Yeah, it’s about 21,000 square feet.


So it’s real, real big.

Oh, wow.

Every year is getting bigger because we have a bigger collection.

And this theme, Urban Horizons, tell me about this theme and what you guys are trying to communicate with the theme and the booth?

Urban Horizons is a little bit the story of Milan. Milano is our city of the family, of Kartell, but also where we think about the collection, we think about the product, and from scratch, it becomes a real element. For us, it’s also where the creativity, the intelligence, design is born. All the designers come to Milano to do their products from all over the world because it’s not just Kartell, but all the design companies are here. And so we are very proud to promote and to be associated to the city.

And with everybody here, why is that the right message for Kartell, for this company?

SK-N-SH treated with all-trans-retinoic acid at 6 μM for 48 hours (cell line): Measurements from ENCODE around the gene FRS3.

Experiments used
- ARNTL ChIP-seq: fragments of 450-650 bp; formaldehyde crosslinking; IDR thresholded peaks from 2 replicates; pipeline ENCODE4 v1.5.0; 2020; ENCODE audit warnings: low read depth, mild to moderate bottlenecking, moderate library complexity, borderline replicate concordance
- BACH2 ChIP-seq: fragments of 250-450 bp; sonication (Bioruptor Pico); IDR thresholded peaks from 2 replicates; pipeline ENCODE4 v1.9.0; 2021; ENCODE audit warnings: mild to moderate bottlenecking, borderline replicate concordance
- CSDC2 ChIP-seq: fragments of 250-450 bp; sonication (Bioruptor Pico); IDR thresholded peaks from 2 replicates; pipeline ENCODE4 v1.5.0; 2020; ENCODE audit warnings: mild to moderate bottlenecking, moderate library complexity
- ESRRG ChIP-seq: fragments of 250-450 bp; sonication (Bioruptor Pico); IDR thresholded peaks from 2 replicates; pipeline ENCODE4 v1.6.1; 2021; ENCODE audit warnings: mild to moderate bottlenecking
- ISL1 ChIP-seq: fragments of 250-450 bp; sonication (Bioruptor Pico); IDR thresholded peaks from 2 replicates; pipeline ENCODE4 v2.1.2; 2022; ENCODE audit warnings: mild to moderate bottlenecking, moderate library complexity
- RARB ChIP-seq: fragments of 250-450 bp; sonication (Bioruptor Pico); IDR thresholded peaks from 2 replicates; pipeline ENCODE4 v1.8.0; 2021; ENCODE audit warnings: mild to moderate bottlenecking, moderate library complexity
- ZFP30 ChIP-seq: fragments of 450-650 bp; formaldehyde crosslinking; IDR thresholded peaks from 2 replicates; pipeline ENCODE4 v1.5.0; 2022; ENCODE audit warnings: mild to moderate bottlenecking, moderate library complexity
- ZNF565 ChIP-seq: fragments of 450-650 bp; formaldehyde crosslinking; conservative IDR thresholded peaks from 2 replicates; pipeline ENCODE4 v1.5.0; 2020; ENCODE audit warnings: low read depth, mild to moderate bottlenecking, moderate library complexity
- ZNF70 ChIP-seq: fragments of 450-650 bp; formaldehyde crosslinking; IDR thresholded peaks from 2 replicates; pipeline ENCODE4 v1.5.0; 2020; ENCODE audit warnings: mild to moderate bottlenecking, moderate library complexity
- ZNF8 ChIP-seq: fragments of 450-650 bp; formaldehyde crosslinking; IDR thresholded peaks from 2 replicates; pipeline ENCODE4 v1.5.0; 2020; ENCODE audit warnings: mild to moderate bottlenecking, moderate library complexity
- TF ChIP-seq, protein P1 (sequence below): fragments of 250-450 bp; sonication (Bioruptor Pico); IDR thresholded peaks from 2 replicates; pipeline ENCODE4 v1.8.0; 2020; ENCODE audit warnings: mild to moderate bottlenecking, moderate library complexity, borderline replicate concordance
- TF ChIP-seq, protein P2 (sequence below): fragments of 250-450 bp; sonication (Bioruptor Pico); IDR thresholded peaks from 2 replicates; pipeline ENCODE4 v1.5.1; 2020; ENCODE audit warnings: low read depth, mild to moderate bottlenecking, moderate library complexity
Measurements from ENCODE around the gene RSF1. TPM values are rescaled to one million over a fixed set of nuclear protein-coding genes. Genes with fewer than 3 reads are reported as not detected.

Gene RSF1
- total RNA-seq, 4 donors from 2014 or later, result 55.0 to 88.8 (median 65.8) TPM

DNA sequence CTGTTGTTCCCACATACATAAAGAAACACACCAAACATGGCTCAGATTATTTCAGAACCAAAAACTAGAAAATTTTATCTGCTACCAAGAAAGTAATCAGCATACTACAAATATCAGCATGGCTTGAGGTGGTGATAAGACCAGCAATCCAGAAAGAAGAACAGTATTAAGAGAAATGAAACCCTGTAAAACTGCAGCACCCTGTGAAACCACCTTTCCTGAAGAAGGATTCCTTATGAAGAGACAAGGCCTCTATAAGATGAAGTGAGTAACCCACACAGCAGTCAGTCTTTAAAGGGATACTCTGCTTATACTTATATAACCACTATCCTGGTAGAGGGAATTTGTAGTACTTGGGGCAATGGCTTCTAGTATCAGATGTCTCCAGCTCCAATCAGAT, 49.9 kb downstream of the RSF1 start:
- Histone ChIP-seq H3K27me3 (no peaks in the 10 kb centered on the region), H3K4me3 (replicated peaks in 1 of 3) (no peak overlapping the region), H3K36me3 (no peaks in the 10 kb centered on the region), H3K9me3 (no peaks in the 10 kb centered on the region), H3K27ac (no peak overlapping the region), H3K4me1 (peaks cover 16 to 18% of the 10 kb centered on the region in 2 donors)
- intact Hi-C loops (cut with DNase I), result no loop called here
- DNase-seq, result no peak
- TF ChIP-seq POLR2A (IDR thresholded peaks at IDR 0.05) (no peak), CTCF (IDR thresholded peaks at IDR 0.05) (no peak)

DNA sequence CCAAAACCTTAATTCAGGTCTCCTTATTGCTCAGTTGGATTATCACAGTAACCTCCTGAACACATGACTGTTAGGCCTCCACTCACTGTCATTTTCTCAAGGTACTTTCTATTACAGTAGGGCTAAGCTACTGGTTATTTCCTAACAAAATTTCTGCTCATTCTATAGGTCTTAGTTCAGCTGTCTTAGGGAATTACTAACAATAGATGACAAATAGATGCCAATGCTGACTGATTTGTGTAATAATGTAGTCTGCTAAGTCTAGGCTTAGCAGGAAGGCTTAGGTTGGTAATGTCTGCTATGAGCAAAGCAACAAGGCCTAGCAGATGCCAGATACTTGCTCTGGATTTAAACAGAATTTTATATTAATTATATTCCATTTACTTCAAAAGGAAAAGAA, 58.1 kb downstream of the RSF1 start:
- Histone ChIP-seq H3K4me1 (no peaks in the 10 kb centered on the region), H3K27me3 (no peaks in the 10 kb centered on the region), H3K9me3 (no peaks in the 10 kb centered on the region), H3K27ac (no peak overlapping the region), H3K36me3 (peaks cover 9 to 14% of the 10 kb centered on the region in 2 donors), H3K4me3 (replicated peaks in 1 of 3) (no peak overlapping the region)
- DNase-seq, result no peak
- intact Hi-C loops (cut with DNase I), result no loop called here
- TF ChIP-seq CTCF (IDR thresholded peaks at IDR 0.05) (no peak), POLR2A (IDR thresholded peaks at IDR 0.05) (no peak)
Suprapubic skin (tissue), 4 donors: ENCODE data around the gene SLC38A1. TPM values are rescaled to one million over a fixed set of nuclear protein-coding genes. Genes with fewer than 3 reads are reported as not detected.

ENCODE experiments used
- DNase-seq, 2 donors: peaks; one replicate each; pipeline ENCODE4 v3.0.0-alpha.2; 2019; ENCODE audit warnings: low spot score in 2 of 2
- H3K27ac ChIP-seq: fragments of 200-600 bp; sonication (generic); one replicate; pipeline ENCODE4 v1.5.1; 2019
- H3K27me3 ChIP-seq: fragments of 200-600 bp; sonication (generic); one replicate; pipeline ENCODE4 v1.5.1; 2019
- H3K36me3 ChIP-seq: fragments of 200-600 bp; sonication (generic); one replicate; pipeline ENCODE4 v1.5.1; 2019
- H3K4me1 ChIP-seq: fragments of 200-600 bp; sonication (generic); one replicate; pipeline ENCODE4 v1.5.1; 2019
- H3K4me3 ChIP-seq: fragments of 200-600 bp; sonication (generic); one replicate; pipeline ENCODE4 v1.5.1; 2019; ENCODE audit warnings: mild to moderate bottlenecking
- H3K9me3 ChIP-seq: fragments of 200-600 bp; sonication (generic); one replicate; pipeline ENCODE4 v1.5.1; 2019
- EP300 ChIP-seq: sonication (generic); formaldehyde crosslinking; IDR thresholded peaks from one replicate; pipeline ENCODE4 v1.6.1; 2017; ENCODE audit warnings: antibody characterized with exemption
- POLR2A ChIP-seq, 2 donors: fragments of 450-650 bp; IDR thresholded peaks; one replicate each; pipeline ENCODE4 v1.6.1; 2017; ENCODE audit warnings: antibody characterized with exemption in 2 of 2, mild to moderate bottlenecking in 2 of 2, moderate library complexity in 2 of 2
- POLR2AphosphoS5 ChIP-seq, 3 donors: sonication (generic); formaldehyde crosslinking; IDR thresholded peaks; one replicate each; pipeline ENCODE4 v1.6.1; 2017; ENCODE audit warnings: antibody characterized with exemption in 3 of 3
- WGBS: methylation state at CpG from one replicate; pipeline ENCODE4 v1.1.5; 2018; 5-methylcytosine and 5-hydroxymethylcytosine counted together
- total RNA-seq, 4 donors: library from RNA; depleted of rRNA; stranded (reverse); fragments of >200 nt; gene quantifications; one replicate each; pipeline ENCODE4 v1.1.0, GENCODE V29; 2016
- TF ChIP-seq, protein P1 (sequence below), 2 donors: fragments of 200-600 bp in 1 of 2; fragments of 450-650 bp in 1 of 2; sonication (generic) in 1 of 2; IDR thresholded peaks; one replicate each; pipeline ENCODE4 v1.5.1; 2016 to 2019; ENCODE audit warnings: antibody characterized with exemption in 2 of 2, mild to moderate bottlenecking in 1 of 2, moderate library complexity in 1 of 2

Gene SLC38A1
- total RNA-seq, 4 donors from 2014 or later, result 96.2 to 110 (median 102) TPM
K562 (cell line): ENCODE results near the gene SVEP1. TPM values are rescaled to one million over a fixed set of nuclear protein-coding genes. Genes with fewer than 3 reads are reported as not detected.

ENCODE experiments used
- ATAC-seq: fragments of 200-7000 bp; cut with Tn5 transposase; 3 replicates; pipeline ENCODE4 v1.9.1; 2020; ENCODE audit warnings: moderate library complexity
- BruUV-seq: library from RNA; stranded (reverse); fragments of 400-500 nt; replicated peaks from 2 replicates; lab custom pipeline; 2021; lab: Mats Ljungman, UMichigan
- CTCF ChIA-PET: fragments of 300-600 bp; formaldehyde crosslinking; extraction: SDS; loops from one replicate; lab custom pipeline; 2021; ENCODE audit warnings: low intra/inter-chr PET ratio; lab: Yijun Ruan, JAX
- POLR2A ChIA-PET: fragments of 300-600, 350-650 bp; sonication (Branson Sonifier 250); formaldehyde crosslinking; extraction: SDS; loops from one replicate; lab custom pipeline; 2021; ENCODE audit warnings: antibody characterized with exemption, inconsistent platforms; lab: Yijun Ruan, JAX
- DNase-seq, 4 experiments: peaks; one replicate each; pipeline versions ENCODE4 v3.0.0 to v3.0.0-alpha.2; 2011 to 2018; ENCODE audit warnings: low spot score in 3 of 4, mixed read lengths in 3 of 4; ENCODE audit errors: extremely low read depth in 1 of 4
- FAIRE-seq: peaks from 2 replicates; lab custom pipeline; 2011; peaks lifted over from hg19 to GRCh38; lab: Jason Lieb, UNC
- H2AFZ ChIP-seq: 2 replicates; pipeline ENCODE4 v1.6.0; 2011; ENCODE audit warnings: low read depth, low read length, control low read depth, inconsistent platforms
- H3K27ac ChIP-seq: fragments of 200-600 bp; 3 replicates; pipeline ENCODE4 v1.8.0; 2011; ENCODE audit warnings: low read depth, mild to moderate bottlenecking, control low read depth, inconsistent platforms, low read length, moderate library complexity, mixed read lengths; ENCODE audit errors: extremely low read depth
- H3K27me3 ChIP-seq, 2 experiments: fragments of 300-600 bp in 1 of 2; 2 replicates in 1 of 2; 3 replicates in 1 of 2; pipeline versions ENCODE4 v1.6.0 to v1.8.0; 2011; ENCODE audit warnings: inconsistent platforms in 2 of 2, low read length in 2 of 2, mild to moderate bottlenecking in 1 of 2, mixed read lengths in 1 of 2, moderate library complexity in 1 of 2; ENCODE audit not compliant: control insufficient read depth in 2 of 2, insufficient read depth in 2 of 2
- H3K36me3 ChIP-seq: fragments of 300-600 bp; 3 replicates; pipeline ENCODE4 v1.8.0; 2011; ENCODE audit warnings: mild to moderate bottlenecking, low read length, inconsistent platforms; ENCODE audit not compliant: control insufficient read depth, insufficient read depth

What do we want to communicate? We want to communicate to everybody that Kartell is not just an object. It is not just the fantastic Componibili that my grandmother designed, but it’s a creative hub. It is a design company and has her own lifestyle. And this is what we would like to show to our lovers, to our clients, to the press. Show that Kartell is bigger and that we have worked a lot in the last 15, 20 years to go deep in all of the directions and enlarge every kind of divisions, from the lighting divisions that give us a lot of success, upholstery, of course, the chairs, which are the heart of Kartell, but also small object, gifts and so on. So we want to promote that we are a brand and we can bring our lifestyle in the world, not just mono brands, because we like when our products are mixed with other styles or transversal and everybody picks what they like from their collection. We love this. So it can be put together but can also be mixed with any kind of style.